Lessons from Rugby

In the first semester of my freshmen year, I was desperate to find anywhere to fit in. I was in a major that I felt I wasn’t cut out for, playing a sport I fell out of love with, and felt a desperate craving for change. I could sum up my freshman-self in one word: lost. It wasn’t until during a night biology lab that I found the answer: rugby. A girl in my lab group was on the board of the rugby club and suggested I attend a practice or two after she listened to my rants of boredom. I can’t thank her enough for leading me towards my favorite sport.

I attended my first practice a few days later, and to my surprise it was a conditioning practice. I spent the practice doing burpees, ladder footwork, and ab workouts out the wazoo. Finally, practice ended with the players pushing the coach’s truck for about 100 yards. The coach was terrified that I would never come back. What kind of crazy person would push a truck during their first practice and enjoy it?! To my coach’s astonishment, I came back. And I kept coming back week after week after week. I was in love with the sport. I love the physicality and the powerful strength of rugby. To this day, my coach still brings up that practice to me every once in a while. I use that memory as a reminder of the strength I have when I don’t think I can make it through a practice or a game.

Rugby has taught me how to be a stronger woman. I have been hit by girls twice my size and gotten up without a second thought. I have practiced and played in blistering heat, and pouring rain and snow. I’ve been stepped on, kicked, and for lack of better term “yeet”ed to the ground, and even though my parents hate watching it, I would never quit because of those scrapes and bruises. I’ve learned how to push myself harder when there are 20 minutes left in the game and blood running down my knees. I’ve learned to keep pumping my legs even when it becomes hard and my quads are filled with fatigue. I’ve realized that my body is so much stronger than I ever imagined it to be, but I never would have realized that if I never played rugby.

Rugby has taught me the value of hard work. I was by no means a great rugby player when I began playing. My passes were inaccurate, my form was so-so, and I couldn’t remember which way to point my feet after being tackled. Before rugby, I was the kind of person to quit something if I knew I wasn’t good at it. However, rugby was the one thing that I knew I didn’t want to quit. After a season of determination and hard work, I was awarded “Most Improved” for my freshman season. I was awarded this again for my junior season because I refused to let myself plateau, and I keep pushing myself to work hard. Because of this, I was given the position of captain for my senior season. I can’t wait to push my girls to work just as hard as I did and watch them improve and grow.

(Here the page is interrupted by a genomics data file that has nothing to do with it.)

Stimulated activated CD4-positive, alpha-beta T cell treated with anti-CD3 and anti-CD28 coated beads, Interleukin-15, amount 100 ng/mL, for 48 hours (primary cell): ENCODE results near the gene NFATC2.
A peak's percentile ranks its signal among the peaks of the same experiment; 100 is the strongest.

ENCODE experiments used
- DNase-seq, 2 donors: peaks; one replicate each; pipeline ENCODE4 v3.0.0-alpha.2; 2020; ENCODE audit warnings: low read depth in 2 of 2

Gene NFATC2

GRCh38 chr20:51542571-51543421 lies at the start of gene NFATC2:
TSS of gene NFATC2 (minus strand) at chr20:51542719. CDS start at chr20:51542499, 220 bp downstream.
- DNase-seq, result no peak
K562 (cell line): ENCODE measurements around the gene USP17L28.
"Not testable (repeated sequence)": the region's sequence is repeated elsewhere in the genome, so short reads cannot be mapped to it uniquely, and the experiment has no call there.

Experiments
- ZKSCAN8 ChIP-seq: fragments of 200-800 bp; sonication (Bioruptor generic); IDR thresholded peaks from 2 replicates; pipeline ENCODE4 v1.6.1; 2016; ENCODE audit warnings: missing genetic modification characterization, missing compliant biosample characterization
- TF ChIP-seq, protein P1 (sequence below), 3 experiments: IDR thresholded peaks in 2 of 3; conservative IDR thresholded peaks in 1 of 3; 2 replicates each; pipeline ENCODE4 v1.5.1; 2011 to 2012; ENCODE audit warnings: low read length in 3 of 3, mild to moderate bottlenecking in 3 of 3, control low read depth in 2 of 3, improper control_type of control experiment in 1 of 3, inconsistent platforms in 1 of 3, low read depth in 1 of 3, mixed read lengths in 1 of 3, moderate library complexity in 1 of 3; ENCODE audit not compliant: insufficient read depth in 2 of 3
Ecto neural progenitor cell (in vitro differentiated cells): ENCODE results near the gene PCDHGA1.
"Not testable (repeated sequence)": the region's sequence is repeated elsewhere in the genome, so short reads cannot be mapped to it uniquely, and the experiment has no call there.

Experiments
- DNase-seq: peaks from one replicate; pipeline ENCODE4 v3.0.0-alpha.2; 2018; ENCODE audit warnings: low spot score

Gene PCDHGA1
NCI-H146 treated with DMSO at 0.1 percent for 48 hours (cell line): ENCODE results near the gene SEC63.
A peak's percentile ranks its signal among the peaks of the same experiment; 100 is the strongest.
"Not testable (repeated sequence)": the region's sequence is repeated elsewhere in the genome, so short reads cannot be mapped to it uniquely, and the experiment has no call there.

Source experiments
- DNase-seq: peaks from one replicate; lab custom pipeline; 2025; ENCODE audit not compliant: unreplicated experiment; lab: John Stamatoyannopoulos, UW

Rugby instilled the value of teamwork in me. In rugby, it is impossible to do anything without a team behind you. Passing, tackling, and even break- aways require the support of a team to be truly successful. I always considered myself too independent of a woman to ask for help. Rugby taught me that we need people to support us in our lives even during little things. I’ve never been on a team that was a family to me. My rugby girls have become just that to me. Through everything I’ve gone through during my time at SVC, I always knew that I could count on my team to pick me up when I’m down (both after tackles and hardships).

Rugby taught me never to give up. My team has played DI schools and nationally ranked teams. Although those teams may have scored on us quite a few times, my girls always keep playing and giving it their all. I notice this determination especially in my freshmen girls this year. After a team scored on us during our last game, a freshman came up to me and said, “I tackled a girl! I want to do it again!” And truthfully, that sentence summarized what a rugby player’s attitude should be on the field. Even when you’re losing, you should be focusing on the positives. You can’t win every game, but you won’t win a game if you give up. Rugby is more than just a sport to me. It is something that completely changed me as a person, taught me valuable life lessons, and brought me to a group of women that I admire and appreciate.

 

HCXO,

Gina